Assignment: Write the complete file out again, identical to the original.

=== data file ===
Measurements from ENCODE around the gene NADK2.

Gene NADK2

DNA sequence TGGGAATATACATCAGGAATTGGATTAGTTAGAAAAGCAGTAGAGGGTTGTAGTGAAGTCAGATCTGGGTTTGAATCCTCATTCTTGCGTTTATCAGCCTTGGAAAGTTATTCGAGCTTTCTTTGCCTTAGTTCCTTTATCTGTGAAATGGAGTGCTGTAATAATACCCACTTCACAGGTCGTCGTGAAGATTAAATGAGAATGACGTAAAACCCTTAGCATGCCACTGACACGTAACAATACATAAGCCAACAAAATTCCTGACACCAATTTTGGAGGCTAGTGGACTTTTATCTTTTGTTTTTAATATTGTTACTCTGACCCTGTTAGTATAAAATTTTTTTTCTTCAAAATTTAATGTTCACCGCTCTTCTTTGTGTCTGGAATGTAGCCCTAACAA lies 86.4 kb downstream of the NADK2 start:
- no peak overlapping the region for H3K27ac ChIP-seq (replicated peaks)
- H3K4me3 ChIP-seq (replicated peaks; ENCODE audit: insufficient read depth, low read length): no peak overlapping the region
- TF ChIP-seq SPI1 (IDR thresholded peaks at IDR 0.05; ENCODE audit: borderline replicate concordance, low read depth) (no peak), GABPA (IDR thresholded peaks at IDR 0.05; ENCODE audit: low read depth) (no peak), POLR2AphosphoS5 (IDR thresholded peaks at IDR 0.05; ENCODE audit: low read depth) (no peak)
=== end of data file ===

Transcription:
Measurements from ENCODE around the gene NADK2.

Gene NADK2

DNA sequence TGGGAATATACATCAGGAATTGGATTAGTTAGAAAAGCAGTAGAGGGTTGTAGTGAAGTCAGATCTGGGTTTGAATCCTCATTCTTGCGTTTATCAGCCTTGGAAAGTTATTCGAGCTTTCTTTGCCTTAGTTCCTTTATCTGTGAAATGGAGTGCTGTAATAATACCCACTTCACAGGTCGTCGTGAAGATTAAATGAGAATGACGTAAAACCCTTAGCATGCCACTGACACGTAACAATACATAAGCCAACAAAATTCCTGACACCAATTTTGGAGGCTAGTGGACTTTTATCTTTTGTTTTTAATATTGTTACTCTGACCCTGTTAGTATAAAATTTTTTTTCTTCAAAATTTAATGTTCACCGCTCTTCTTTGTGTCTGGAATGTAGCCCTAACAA lies 86.4 kb downstream of the NADK2 start:
- no peak overlapping the region for H3K27ac ChIP-seq (replicated peaks)
- H3K4me3 ChIP-seq (replicated peaks; ENCODE audit: insufficient read depth, low read length): no peak overlapping the region
- TF ChIP-seq SPI1 (IDR thresholded peaks at IDR 0.05; ENCODE audit: borderline replicate concordance, low read depth) (no peak), GABPA (IDR thresholded peaks at IDR 0.05; ENCODE audit: low read depth) (no peak), POLR2AphosphoS5 (IDR thresholded peaks at IDR 0.05; ENCODE audit: low read depth) (no peak)